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Local paper touts Christmas in China

HONG KONG (SE): “In China, Christianity is still a minority religion, but it has come a long way since first being introduced by missionaries in the seventh century. Over the past 200 years, it has gained significant influence,” a short article published by the Global Times in China in the after shadow of the Christmas celebrations notes.
The tabloid newspaper, which is published in English and seeks to speak to a foreign audience rather than a local one, is published by the People’s Daily and, while not exactly an official mouthpiece of Beijing, is a useful tool in sussing out the feeling of people on various issues.
It goes on to say that despite being outlawed between 1966 and 1976, the China Christian Council was restored in 1980 and Churches were once again allowed to open their doors to the Chinese public.
“With China’s economic and cultural reforms over the past few decades, nearly 53,000 churches across the country are now operating unobstructed,” the Global Times proclaims.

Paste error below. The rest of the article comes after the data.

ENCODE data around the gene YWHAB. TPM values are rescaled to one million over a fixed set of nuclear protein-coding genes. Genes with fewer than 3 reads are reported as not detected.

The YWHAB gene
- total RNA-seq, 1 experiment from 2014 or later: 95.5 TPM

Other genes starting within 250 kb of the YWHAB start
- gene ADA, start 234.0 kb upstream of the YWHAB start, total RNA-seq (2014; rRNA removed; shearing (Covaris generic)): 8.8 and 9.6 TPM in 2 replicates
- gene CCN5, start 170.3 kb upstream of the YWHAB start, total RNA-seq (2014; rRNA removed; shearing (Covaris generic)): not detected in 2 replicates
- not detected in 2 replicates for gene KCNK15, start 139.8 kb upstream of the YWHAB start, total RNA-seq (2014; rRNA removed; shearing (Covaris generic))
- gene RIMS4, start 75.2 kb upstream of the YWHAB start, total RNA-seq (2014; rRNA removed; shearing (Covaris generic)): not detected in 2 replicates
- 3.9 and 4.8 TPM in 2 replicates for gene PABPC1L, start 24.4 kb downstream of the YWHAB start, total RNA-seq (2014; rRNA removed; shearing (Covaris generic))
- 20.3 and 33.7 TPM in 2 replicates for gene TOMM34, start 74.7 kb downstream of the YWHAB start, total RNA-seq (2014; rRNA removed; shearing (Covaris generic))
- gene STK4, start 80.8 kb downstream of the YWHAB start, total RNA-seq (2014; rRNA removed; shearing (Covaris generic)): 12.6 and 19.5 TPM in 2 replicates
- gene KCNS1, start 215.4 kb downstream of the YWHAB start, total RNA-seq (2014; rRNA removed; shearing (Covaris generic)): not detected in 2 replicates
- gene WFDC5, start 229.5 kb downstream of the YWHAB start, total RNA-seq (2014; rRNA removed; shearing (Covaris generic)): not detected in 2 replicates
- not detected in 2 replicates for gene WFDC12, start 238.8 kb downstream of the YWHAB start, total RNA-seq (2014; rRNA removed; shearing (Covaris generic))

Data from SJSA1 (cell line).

Turning its attention to one of the most important dioceses in China, it notes that Shanghai is home to over 100 Christian churches—including Roman Catholic, Protestant and Orthodox denominations—where local Christians have a wide selection of Christmas services to choose from, if they wish to attend.
It then notes, “While a majority of Chinese laymen are only aware of the secular or commercial aspects of Christmas—shopping and Santa—those who follow the faith and attend Christian services know that Christmas is in fact the birthday of Jesus Christ, a Jewish preacher believed to be the incarnation of the Son of God and the central figure of Christianity.”
It adds that the Global Times had a peek inside the Hong En Tang (Abundant Grace Church) in the Biyun community of the Pudong New Area on Christmas Eve to witness the clergy in the act of leading their faithful followers in a jubilant celebration and vigil in honour of the nativity of the Son of God.

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